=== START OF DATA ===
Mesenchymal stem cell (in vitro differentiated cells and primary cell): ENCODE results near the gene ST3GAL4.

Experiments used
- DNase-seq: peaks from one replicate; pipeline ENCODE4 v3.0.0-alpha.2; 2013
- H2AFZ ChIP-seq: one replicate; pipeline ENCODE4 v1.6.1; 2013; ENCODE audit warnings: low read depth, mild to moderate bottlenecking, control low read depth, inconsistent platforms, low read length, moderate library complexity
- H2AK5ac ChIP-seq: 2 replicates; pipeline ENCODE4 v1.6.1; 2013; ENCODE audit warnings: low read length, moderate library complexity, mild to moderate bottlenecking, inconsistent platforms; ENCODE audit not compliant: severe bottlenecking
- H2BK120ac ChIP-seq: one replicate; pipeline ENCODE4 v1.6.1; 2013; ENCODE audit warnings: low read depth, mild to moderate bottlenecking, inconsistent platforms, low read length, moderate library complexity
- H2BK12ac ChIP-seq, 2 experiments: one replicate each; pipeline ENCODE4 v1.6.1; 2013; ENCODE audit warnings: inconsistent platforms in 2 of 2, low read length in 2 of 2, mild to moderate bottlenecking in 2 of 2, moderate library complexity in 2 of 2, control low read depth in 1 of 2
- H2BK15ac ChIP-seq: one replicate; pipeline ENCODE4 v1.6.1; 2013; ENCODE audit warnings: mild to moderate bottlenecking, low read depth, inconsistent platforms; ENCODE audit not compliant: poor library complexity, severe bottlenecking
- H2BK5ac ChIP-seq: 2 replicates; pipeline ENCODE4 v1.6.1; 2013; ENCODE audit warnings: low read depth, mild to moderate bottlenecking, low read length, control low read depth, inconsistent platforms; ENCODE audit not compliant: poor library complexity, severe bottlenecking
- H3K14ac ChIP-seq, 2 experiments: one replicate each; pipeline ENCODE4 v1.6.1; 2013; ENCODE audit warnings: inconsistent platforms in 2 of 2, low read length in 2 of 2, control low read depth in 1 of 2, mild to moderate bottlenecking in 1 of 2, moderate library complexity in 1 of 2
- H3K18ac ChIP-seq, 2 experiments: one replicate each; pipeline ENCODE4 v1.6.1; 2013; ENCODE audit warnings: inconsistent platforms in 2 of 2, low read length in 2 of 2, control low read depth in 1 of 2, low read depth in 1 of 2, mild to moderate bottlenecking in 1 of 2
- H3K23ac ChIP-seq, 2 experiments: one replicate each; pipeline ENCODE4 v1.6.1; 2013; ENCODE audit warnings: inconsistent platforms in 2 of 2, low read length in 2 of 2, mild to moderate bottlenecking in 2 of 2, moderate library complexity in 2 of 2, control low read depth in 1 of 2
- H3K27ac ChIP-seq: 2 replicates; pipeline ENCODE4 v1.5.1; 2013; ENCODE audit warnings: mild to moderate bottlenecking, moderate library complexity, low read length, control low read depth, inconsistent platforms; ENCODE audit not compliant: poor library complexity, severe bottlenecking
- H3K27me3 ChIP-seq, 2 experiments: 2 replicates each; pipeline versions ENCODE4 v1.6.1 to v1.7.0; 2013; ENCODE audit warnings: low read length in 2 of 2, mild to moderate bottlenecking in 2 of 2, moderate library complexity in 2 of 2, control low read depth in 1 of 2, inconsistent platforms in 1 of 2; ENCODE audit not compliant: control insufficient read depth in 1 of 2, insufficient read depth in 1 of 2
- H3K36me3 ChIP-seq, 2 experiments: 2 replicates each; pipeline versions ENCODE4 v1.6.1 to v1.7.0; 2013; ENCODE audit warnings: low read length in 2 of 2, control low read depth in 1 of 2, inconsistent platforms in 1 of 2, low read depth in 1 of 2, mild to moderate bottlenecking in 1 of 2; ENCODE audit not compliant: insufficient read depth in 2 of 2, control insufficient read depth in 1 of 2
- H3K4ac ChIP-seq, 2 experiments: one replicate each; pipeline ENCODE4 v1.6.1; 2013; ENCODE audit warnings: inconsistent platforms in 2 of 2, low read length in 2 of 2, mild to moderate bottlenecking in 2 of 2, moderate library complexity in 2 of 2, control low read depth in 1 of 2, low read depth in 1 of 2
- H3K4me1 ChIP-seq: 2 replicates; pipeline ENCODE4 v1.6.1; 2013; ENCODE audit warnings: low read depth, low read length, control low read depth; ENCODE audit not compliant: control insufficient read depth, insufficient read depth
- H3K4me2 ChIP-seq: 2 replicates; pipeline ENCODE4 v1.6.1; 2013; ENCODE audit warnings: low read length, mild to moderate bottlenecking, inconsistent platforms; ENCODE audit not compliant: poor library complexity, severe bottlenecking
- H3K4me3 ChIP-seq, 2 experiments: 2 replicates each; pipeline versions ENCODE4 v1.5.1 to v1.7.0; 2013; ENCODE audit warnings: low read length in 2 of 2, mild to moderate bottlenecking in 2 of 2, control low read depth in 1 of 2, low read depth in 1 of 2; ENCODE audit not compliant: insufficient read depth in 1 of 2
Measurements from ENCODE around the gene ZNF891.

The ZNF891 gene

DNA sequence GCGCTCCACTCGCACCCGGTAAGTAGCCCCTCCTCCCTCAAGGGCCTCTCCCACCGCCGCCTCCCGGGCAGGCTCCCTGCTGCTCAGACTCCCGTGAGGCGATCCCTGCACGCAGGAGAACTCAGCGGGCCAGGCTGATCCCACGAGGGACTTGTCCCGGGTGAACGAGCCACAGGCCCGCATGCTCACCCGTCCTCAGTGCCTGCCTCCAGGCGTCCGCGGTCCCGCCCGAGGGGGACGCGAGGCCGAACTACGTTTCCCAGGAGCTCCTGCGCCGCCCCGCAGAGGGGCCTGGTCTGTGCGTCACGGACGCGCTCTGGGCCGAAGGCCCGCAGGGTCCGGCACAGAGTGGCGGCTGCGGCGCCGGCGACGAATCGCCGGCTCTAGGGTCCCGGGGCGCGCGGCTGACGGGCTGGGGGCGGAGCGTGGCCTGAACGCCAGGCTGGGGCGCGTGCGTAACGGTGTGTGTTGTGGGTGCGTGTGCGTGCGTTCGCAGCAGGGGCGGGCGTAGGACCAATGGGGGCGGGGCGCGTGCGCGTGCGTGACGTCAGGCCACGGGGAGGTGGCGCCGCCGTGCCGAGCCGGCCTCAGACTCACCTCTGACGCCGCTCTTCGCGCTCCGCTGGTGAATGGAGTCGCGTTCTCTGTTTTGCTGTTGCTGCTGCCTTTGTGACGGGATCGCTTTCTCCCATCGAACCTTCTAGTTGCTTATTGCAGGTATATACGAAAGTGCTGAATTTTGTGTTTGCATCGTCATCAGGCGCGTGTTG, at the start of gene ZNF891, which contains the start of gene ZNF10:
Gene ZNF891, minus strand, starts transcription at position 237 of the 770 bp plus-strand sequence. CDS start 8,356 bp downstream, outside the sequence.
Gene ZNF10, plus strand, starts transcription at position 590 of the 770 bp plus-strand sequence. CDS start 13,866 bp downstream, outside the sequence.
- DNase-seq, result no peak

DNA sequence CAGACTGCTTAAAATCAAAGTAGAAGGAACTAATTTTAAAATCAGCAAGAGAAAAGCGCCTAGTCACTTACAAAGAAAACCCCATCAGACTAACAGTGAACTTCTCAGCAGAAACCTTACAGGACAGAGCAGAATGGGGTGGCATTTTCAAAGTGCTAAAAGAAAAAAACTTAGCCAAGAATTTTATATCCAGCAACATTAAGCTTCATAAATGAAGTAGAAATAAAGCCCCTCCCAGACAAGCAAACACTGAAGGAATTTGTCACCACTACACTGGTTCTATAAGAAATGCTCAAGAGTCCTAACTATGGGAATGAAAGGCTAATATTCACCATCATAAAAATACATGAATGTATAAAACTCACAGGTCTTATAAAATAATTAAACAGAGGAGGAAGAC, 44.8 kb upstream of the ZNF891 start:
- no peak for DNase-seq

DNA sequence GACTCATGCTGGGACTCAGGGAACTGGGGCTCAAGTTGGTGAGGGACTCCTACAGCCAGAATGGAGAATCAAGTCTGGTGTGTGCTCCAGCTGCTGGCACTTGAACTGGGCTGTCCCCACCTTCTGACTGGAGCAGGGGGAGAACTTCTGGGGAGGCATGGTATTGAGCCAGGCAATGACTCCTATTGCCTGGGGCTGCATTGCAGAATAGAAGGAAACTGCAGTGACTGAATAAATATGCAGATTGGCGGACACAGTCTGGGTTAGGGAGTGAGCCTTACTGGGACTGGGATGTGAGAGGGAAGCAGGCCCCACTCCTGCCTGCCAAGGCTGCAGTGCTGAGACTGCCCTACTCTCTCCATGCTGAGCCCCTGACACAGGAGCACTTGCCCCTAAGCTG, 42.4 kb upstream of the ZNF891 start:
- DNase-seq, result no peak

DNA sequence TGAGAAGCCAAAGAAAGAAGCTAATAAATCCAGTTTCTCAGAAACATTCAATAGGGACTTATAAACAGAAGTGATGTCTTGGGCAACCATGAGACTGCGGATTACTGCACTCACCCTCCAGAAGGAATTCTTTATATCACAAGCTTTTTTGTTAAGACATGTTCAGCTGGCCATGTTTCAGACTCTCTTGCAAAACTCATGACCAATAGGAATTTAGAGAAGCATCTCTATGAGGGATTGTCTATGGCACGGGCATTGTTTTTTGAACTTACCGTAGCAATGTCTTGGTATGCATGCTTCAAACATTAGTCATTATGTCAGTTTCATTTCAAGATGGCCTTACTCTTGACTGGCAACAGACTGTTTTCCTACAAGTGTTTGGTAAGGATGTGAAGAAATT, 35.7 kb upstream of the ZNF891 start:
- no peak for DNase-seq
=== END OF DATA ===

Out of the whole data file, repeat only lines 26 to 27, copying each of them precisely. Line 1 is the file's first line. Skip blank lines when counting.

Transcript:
DNA sequence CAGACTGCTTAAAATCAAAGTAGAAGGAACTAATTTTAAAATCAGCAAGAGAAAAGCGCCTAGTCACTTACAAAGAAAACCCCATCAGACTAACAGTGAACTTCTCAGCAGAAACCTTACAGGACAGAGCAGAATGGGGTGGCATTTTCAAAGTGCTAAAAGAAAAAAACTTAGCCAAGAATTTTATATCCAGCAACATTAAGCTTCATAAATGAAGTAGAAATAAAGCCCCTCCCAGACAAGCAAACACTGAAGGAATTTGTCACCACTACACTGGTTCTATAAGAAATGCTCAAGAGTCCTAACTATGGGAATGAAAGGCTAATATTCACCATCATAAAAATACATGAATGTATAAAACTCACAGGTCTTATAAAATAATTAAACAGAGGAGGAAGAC, 44.8 kb upstream of the ZNF891 start:
- no peak for DNase-seq